here you will find a lot of amazing bodybuilding and fitness which will help you to get a great and healthy body.

ADS

Saturday, September 14, 2019

7 Major Mistakes Limiting Your Calf Size - bodybuilding110

Every trainee I know covets a set of nicely developed calves. If you’re like me, and many other bodybuilders, you’re in constant pursuit of turning your calves into full-blown cows! There are very few muscle groups that I (and many others) have found to be as stubborn to grow as calves. Indeed, the lack of progress in calf development has discouraged many trainees to the point where they reluctantly give up in their pursuit of bigger calves.



Even if you consider yourself to be the owner the world’s worst calf genetics, you can make more progress if you will just avoid making these common calf-training mistakes, as listed below! By avoiding these common mistakes, you can break past any temporary training plateaus you might have, to get you on the road to those developed calves you’ve always wanted.

Here’s the list of 7 common calf training mistakes:

1 Training calves at the end of your workout:

Calves are often neglected or saved for the last part of a leg workout, this is when you’re tired and lack energy. Muscles can’t grow if they receive sub-par training, you must start training them the way you train your back or chest: fresh, from every angle, and to complete exhaustion.

Start your leg training with calves, train them with the same intensity as you do your quads and hamstrings. If you’re trying to hit your upper legs hard and don’t have the energy to do the same with calves, add an extra calf day into your split or add the work to a different workout. The point is to ensure that your calves don’t suffer from lack of attention.

2 Training Calves Once a Week:

Training calves once a week is one of the biggest mistakes you can make. Even if you only want to keep one major leg day a week (quads, hamstring, calves), try adding calves onto other workouts throughout the week so your training calves 2-3 times a week and sticking to the 10-15 Rep Range.

While this rep range might be effective for most other parts of your body, calves are a bit different. You need to look at doing 20+ reps preferably closer to 30.  This forces you to use a lighter weight which means better form.

This leads to a better contraction of the calves muscles and a better pump following those 30 reps. It also allows you to overload a muscle that is used to high rep work (remember your calves get a lot of work naturally throughout the day just from walking around.

3 Using Too Heavy Weights:

While lifting heavy is important to building muscle, if the weights are so big that you can’t use proper form then you won’t see much benefit. Symptoms of using too much weight include bouncing the weight at the bottom of reps, or not contracting at the top of reps.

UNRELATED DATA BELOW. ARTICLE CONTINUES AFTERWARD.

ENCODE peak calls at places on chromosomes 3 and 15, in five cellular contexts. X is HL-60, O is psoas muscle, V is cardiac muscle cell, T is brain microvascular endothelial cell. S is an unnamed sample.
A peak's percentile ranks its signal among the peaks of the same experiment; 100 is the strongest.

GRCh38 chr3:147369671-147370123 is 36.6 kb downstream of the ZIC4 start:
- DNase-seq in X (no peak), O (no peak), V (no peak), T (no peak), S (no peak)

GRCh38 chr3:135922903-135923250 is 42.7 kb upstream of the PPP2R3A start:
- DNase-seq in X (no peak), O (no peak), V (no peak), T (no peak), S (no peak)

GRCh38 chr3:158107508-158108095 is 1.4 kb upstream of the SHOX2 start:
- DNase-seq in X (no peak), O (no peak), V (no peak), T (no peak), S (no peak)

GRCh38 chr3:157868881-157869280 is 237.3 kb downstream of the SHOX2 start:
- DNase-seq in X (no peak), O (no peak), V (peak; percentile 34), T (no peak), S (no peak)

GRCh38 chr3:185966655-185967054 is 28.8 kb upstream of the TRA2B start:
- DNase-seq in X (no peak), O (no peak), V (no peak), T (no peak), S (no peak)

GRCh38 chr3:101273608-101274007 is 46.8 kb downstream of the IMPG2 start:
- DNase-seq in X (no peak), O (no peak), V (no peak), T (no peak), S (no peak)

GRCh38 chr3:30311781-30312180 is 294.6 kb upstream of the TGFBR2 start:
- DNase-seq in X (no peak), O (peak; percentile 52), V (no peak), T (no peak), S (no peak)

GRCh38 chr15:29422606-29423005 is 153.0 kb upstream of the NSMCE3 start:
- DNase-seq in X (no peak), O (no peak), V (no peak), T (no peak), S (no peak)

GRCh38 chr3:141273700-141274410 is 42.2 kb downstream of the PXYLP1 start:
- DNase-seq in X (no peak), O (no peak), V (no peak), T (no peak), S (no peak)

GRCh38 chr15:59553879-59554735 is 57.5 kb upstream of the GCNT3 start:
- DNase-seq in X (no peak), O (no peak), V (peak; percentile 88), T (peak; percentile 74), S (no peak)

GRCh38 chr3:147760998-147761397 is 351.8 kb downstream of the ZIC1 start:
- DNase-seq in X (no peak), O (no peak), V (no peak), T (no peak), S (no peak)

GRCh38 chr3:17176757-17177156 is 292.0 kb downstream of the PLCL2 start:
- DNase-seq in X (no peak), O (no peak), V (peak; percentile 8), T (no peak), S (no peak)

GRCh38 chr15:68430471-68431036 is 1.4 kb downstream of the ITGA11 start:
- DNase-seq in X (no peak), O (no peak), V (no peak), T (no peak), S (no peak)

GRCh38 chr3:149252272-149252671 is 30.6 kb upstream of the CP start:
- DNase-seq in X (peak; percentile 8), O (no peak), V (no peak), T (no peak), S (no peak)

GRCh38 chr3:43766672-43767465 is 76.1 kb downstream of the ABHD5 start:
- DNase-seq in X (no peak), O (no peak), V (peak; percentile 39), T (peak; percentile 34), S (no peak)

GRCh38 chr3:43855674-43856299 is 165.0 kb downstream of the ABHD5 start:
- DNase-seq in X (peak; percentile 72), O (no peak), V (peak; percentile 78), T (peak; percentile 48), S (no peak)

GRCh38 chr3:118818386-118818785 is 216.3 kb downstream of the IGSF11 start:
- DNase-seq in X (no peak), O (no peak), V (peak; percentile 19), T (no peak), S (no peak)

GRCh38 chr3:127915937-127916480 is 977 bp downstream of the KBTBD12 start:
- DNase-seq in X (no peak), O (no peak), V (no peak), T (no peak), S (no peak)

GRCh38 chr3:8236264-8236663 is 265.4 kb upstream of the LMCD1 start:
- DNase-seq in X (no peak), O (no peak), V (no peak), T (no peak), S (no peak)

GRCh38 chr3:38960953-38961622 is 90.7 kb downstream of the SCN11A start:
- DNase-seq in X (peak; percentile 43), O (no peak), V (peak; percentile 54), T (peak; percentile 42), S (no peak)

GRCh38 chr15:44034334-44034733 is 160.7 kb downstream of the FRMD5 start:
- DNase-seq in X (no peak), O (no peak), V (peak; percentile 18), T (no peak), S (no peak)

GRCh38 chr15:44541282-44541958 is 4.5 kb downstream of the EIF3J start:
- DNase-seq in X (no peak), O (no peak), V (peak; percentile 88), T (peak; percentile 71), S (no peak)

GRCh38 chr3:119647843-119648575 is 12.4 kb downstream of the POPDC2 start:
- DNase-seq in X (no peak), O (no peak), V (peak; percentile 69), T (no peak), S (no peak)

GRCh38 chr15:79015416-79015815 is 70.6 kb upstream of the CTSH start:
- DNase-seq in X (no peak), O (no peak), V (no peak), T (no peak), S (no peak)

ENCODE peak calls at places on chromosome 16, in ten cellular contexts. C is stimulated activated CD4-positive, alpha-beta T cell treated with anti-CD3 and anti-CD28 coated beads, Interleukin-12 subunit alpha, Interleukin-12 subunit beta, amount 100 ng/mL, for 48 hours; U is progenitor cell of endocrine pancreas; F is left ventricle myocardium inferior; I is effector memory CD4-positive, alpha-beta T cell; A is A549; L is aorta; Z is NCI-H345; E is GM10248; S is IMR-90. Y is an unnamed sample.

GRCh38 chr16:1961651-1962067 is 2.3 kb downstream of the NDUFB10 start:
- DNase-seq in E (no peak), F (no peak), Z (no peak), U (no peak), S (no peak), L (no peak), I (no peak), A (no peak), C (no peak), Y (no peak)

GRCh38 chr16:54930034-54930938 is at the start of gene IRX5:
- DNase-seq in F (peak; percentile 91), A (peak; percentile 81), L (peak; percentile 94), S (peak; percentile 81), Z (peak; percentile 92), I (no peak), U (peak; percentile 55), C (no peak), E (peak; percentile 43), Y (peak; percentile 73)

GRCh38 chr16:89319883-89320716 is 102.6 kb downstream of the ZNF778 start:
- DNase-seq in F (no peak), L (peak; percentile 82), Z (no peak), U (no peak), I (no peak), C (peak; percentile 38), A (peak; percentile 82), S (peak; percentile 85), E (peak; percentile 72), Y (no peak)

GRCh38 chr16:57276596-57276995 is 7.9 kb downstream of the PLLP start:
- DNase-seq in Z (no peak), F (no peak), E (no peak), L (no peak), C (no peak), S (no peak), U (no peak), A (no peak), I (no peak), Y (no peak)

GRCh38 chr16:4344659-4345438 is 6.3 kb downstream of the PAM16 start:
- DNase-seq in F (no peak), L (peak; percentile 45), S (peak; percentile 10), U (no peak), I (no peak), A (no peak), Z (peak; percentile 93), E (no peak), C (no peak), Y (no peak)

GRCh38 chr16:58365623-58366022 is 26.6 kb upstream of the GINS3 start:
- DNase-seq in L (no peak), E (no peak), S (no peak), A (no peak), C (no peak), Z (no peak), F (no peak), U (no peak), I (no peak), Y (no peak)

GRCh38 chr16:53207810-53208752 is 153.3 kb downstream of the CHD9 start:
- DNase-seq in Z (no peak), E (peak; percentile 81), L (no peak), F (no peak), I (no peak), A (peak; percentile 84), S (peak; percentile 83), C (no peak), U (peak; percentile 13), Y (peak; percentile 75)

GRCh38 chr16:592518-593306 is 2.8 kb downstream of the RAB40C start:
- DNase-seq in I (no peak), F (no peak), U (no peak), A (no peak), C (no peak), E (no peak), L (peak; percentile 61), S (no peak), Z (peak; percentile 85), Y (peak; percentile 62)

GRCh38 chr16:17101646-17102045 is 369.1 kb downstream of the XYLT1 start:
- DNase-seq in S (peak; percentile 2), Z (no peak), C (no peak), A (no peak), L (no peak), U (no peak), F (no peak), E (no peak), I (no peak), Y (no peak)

Worse you might end up bringing other leg muscles into the exercise to help move the weight. In addition to reducing your gains training this way will also set you up for possible injury. If you feel pain in your Achilles tendon then you are definitely lifting too much weight.

Similarly, if you are unable to perform standing calf raises without bending your knees, or seated calf raises without using your arms to help the weight up then you need to adjust the resistance downwards.

4 Only Training With Small Weights:

To look on the opposite point of view, you cannot expect results only training with light weight and high reps. Calves are one of the high resistance muscle groups that require overload once in a while to grow. Try something between the two: heavy weight/low reps and low weight/high reps and see which gives you the best results. Most will find a combination of the two gives optimal calve growth.

5 Foot placement:

A lot of people think that you can hit different parts of the calves depending on whether you point your feet inward, straight ahead or outwards. People who turn their feet at extreme angles are actually reducing the effectiveness of the exercise and also putting a lot of stress on the joints and tissues in the knees and ankles.

6 Not isolate and contract the muscles:

In order to get the full benefit of the calf raise you need to emphasis the contraction at the top of the exercise. Focus on flexing hard at the top of each rep and it will make all the difference in your workout.

Once you’ve contracted properly at the top of the rep it doesn’t mean you can drop the weight down to the beginning. Lower the weight slowly and under control and do this for each rep.

Each part of the rep should be under control. Taking your time throughout each rep will increase the amount of time your calves are under tension, even when using the same weights and reps you normally do.


7 Skipping stretching:

You might feel pain, but there is another reason to stretch; it stretches out the fascia, a thin connective tissue “cocoon” around each muscle, which can get very tight and compress the muscle. This creates a compacting effect on the muscle so it cannot expand and grow as effectively.

You also need to fully stretch your calves between sets and immediately after training them. This increases mobility, enlarges the fascia and boosts the pump, which in turn aids recovery and growth.


Share:

0 comments:

Post a Comment

Sample Text


Copyright © www.bodybuilding110.com | Powered by Blogger Design by ronangelo | Blogger Theme by NewBloggerThemes.com